But when I say “short story writing career” I will qualify it somewhat. I am a short story writer, but I have a job too, unrelated to my writing, which pays the bills. My short stories have all been published for free, meaning I have not paid anything to the journal doing the reading, or the editorial time and guidance I have received from generous (usually volunteer) staff nor have they paid me for the content I contributed. Just so there is no misunderstanding, I’m not suggesting anything about the arrangements – I’m more than fine with how everything has turned out. I’m excited and proud to be able to say “I’ve been published” by a discerning group of editors.

I continue to submit my work to journals with the hopes new editors will discover my writings and they will be willing to publish my stories. It’s still extremely exciting to me each and every time a piece is accepted.

Since the end of the calendar year is drawing nearer, I’ve started to think about my goals for next year and I’m stuck a bit. I know some of you who read my blog regularly write short stories too, or write novels or books, I’m curious to get your thoughts.

     First, I’m thinking I should start targetting specific journals and create a “hit list” of places where I’d like to have my work appear. I’ve done that to a certain degree this year by closely examining editorial guidelines and reading as much sample work as I could before submitting a piece to a journal. But that’s a bit backwards to the strategy I’m suggesting. If I come up with a “hit list” I’m thinking the story I write would need to be tailored to the editorial style of the journal I choose to target – before I ever write the piece. I don’t know if this is possible, but it’s a thought.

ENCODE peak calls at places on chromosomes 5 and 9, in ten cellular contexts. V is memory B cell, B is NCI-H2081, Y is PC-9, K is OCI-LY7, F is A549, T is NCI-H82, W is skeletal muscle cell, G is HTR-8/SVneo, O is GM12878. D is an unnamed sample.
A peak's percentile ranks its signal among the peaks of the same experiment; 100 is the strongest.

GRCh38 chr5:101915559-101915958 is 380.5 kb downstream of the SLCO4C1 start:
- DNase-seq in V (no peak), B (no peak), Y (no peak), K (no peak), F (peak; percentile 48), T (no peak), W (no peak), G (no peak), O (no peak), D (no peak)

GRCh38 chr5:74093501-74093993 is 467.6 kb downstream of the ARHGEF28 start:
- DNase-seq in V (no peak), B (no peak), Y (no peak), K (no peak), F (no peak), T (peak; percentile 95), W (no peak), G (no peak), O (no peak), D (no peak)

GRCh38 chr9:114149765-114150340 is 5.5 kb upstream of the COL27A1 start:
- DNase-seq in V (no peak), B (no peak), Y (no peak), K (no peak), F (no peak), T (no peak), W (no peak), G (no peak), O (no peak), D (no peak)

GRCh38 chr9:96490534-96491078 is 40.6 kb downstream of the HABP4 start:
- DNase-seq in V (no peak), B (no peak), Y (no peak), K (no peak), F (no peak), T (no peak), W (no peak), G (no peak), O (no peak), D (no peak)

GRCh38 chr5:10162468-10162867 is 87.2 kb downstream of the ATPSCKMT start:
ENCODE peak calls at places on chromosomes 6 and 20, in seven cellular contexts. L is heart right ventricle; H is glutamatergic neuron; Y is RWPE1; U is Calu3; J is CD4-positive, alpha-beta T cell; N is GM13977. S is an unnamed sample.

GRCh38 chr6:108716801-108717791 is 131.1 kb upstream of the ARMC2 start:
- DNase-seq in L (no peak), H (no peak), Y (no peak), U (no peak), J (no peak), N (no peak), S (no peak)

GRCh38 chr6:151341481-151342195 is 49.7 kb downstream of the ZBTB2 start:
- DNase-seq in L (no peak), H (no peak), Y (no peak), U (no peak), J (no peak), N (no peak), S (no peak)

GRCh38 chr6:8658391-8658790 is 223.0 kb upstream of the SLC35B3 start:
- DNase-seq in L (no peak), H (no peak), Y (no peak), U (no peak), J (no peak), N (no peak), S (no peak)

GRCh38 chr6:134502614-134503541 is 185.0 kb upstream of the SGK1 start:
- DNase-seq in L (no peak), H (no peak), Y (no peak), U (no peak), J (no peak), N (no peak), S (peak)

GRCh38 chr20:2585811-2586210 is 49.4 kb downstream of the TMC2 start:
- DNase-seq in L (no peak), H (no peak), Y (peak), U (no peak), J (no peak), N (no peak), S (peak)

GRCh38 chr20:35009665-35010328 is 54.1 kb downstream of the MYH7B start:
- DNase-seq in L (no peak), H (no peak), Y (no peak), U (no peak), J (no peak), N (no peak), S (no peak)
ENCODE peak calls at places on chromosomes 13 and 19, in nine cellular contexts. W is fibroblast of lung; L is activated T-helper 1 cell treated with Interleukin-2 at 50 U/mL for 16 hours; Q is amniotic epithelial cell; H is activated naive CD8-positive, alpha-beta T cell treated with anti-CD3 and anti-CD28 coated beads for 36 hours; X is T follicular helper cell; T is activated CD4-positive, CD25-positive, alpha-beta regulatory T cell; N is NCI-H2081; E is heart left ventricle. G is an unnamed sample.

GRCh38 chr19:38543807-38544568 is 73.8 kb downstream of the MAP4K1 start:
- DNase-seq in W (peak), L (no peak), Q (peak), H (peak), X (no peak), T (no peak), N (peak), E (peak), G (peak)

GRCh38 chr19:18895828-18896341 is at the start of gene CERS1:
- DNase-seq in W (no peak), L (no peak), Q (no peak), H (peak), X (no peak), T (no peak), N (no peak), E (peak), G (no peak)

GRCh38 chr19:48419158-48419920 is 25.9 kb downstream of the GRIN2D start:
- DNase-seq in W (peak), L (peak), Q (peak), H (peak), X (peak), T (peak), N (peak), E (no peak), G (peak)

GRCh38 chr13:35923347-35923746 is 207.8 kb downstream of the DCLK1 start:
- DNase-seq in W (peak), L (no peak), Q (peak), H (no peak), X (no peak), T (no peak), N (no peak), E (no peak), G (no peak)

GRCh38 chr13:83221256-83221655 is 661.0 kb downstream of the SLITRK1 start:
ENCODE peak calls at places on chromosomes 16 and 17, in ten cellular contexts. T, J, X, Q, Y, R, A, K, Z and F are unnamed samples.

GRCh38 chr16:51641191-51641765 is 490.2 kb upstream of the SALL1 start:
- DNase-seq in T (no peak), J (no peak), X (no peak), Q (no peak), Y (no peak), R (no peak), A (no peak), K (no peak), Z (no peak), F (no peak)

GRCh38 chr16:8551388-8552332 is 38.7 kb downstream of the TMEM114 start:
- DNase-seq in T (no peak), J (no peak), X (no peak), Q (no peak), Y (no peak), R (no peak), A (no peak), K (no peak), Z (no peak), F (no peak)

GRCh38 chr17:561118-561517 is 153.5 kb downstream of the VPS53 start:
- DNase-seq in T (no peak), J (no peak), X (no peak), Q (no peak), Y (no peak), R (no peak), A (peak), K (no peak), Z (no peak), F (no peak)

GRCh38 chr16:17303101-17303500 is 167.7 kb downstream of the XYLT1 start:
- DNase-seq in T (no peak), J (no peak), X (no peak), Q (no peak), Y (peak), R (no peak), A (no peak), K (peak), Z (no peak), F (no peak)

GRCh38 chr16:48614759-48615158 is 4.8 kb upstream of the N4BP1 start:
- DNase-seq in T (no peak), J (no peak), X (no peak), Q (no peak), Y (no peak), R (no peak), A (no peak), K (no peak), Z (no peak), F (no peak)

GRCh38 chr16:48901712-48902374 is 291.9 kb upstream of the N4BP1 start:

Second, I’m unsure if I should attempt to get published a second time by journals who have already published me? Sometimes when I look at a short story writer’s credits, I see for some people they are published some % of the time in a “pet journal” where they keep re-appearing. For some people, I’ve seen up to 20-30% of their pub credits appearing in the same place, or places. I don’t know if this is a good thing? On the one hand, it’s wonderful to have a great relationship with editors who like you and like your work; on the other hand, shouldn’t writers give others a chance to have their work appear in their favorite journal too?

     Third, most of the work I’ve gotten published this year is micro-fiction (usually 500 words or less), flash fiction (1000 words or less), or slightly longer than flash-length (over 1000 words but for me personally,under 2000 words.) I’m considering the possibility of investing more time and energy into individual stories and writing longer stories. The concern with this strategy is probably obvious: longer stories are much harder to place. Also it’s rare for me to read stories that are more than 8-10 pages online, so I’m not sure how large the audience is for these long stories either. (Stephen King’s comments about the state of the short story still ring in my head…)

     Fourth, I wonder about the possibility of writing a novel. There. I said it. The thought terrifies me, and I’ve successfully put it off up until now, but late at night when I ponder how to achieve my goal of expanding my reading audience, it does seem like something I should entertain, and possibly plan, and possibly execute.